He said that the headmaster’s job demanded that he sometimes make tough decisions. He thanked Bishop McManus and Superintendent of Schools Delma Josephson for their support over the years.
He said two men who helped him grow in the job were the late School Superintendent Charles McManus and his brother Paul Sturgis, long-time teacher and administrator in the Auburn schools.
“I learned a lot from those men,” he said.
He said he also received “indispensable advice” from a long-time friend and special adviser, Father David Dorian. Bishop Reilly, who appointed him headmaster, gave him some advice he remembers to this day, Mr. Sturgis said. “He said, ‘Matt, think big. Don’t be afraid to think outside the box.’”
He had words of appreciation and thanks for three principals at SPM, the late Patricia Aubertine, Joanne Ethier and the present principal, Denise Allain, of whom he said, “the school is in good hands, especially as we move on to the new government model.”
He expressed his gratitude for the work of assistant principals John Beirdan, John Pace and William Driscoll.
“They’ve been a big part of what we’ve done here,” he said.
In a letter to “Guardian Nation” (The school’s nickname is the Guardians)  posted on the school’s website, Mr. Sturgis  included a poem which he said captured the essence of his experience at the school. The letter concluded: “Thank you, St. Peter-Marian. It is my sincere hope that I have been able to touch your lives, even is only in a small yet positive way. Godspeed.”
Apparently he did touch lives, because the Class of 2016 made the following proclamation:
“The Class of 2016 wishes to acknowledge Headmaster Matthew Sturgis for outstanding leadership and caring. A Kwanza cherry tree will be planted on the school grounds to honor his dedicated service and mark his retirement as the last headmaster of SPM. With best wishes, the Class of 2016.”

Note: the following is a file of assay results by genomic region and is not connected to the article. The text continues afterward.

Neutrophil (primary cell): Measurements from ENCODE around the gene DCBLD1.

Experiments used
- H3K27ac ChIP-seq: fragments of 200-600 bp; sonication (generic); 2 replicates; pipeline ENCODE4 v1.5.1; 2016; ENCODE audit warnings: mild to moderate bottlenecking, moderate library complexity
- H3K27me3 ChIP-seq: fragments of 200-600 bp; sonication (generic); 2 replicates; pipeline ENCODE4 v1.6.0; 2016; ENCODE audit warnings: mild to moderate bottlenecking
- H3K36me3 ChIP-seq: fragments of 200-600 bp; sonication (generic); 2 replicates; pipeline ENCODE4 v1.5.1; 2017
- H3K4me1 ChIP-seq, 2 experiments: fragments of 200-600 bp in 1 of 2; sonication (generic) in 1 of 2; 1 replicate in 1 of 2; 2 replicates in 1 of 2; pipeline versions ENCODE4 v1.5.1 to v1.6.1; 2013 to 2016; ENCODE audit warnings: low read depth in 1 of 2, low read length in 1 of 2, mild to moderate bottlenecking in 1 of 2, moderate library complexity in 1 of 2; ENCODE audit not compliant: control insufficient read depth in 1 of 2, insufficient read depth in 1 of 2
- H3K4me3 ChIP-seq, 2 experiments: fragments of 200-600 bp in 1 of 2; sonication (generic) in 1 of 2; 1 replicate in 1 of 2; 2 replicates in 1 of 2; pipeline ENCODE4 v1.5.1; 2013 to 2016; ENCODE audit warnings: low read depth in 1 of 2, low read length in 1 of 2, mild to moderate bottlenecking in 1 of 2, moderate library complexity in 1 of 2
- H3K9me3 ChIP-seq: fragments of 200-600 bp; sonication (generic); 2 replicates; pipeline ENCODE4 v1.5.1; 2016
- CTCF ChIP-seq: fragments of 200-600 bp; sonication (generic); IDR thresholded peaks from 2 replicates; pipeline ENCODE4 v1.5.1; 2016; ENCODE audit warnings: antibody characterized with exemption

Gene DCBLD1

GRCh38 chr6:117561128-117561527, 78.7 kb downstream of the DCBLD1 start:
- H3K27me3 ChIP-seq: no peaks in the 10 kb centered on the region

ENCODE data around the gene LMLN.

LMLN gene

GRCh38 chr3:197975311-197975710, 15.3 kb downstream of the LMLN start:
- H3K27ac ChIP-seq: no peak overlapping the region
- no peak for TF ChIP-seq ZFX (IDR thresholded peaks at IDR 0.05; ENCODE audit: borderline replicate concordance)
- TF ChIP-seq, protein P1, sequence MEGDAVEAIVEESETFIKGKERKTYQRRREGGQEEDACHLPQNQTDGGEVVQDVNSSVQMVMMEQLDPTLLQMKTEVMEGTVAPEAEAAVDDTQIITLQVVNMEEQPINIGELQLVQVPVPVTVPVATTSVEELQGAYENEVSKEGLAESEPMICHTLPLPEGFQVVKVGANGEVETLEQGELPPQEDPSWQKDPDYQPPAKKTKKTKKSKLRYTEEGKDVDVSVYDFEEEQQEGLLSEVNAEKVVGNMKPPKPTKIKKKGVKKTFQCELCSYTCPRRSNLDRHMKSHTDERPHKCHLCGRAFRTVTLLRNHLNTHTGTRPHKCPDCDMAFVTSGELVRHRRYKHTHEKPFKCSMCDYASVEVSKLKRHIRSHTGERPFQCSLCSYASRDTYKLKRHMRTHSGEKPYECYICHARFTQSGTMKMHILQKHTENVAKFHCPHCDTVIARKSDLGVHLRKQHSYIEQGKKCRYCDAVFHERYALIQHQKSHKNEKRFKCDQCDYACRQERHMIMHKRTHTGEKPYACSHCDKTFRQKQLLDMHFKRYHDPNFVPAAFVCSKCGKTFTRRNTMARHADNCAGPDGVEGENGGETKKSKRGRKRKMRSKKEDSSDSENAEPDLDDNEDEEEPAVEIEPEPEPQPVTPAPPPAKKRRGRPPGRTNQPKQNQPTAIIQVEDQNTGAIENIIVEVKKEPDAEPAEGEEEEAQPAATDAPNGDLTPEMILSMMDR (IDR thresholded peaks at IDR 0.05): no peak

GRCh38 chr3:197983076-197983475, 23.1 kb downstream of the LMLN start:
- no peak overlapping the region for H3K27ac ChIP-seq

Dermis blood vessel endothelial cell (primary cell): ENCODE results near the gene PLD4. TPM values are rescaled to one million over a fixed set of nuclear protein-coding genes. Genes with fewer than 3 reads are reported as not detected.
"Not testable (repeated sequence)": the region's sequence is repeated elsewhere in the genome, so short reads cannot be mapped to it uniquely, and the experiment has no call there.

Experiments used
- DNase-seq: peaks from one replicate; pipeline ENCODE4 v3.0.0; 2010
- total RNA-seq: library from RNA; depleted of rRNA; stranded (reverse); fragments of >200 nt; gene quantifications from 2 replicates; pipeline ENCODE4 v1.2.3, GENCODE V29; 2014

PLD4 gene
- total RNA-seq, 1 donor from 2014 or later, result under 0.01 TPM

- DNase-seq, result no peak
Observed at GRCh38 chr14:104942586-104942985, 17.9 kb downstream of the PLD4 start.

He and his wife Judith live in Dudley. They have three daughters, all graduates of SPM. They are Shauna,  Class of 2001; Sara, Class of 2004, and Courtnay, Class of 2008.
He said Sara will be married June 25 at Immaculate Conception Church with Father Walter J. Riley presiding. Mr. Sturgis said that Father Riley was once one of his students. He said Shauna, Mrs. Shauna Porter of Hope Valley, R.I., is  due to give birth to her first child, and the Sturgis’ first grandchild in October.
Mr. Sturgis said that, in retirement, he will probably do some more swimming. And for him that’s not just a casual few minutes in a pool.
He said he learned to swim when he was 5 years old at the Worcester Boys Club, where he competed in swim meets for several years. Football took up his time in high school and college. That, and the passage and wear and tear of life, have left him with some souvenirs, including a couple of spinal fusions and two new hips.
So he competes in swimming, open water swimming, where the races are 1 to 1 1/2 miles long in the ocean. New England ocean water tends to be cold and swimmers in those races wear wet suits to fight off hypothermia.
He has competed in Boston Harbor, Gloucester Harbor, Mystic Seaport in Connecticut and Newport, R.I., where he took second place in his age group. He is 63 and swims in the 60 – 64 age group. He said he tries to practice two or three times a week, swimming as much as 3,000 yards a session.
That probably will change now that he is retired.
“Now I can get serious about swimming,” he said.